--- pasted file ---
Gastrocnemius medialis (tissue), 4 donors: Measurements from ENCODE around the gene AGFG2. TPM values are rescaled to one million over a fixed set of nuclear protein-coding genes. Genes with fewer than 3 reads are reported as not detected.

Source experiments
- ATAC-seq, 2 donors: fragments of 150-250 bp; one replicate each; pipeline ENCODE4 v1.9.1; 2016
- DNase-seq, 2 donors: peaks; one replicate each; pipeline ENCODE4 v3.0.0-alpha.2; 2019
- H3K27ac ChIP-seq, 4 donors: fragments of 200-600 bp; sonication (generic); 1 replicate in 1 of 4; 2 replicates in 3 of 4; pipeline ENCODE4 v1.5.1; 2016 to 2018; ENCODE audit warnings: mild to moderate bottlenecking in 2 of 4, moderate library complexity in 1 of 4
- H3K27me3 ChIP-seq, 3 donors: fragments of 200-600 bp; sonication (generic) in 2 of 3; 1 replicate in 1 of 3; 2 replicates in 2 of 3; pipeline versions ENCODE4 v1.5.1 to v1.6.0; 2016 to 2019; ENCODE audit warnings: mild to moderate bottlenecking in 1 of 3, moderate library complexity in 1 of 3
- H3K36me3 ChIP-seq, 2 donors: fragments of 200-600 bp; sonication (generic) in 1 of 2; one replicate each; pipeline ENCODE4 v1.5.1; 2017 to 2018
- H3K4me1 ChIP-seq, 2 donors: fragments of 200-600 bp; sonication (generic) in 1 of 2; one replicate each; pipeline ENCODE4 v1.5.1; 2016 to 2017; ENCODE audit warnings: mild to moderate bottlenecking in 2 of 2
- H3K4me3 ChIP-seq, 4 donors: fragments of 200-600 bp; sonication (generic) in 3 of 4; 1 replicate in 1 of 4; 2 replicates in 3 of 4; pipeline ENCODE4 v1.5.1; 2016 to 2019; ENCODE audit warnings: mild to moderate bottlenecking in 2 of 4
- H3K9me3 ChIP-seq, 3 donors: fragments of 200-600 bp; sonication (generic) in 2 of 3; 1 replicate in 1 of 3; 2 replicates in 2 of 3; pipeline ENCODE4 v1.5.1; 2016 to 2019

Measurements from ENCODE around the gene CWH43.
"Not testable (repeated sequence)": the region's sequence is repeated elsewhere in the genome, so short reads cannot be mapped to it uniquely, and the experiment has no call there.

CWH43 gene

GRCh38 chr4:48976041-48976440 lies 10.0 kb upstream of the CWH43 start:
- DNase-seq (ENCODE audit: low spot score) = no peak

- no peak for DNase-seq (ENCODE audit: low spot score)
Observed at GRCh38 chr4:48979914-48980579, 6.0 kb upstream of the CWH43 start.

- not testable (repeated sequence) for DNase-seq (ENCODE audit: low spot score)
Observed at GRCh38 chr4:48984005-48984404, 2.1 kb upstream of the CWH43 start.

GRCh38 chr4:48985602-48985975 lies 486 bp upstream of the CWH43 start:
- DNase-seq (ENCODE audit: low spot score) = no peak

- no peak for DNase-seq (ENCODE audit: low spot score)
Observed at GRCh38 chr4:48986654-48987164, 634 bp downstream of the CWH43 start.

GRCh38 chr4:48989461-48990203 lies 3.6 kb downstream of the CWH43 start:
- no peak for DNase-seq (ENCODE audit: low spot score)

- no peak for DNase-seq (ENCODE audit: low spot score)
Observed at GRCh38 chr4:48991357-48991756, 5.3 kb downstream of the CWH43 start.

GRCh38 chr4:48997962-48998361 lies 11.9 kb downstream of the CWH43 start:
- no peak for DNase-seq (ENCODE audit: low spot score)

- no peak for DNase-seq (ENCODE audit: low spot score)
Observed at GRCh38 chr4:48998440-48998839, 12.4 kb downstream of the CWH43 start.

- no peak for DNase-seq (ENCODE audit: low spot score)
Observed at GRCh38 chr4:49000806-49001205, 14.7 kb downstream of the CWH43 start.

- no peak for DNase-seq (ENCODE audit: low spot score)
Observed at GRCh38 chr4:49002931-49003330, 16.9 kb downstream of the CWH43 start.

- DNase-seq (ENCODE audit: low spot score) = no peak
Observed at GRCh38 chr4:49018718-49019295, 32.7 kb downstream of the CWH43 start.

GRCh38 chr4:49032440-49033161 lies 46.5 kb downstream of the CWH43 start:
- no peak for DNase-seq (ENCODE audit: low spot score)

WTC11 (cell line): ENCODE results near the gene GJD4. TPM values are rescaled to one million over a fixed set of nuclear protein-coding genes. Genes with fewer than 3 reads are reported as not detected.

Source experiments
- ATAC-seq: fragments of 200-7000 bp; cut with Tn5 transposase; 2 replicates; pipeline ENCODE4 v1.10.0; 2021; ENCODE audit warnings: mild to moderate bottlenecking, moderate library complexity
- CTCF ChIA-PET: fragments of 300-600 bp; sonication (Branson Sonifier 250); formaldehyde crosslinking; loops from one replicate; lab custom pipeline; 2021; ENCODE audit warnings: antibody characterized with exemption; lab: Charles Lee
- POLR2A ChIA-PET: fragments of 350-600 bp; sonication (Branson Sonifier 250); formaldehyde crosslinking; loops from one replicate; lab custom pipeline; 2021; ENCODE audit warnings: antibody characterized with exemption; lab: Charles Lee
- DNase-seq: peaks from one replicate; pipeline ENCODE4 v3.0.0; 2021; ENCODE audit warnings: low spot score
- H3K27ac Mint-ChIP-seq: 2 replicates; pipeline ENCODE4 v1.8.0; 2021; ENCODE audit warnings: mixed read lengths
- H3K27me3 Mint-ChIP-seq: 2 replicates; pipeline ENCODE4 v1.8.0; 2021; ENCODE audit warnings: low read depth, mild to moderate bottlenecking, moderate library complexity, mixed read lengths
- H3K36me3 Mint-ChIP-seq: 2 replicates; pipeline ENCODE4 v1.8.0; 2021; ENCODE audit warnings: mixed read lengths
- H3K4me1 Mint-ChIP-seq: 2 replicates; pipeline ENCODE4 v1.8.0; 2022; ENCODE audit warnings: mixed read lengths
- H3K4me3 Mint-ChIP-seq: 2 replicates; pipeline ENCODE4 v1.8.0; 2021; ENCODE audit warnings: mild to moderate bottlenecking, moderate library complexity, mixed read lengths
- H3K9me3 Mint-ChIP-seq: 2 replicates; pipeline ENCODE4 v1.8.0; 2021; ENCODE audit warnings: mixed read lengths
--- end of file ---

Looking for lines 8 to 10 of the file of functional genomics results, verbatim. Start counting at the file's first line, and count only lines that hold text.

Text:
- H3K4me1 ChIP-seq, 2 donors: fragments of 200-600 bp; sonication (generic) in 1 of 2; one replicate each; pipeline ENCODE4 v1.5.1; 2016 to 2017; ENCODE audit warnings: mild to moderate bottlenecking in 2 of 2
- H3K4me3 ChIP-seq, 4 donors: fragments of 200-600 bp; sonication (generic) in 3 of 4; 1 replicate in 1 of 4; 2 replicates in 3 of 4; pipeline ENCODE4 v1.5.1; 2016 to 2019; ENCODE audit warnings: mild to moderate bottlenecking in 2 of 4
- H3K9me3 ChIP-seq, 3 donors: fragments of 200-600 bp; sonication (generic) in 2 of 3; 1 replicate in 1 of 3; 2 replicates in 2 of 3; pipeline ENCODE4 v1.5.1; 2016 to 2019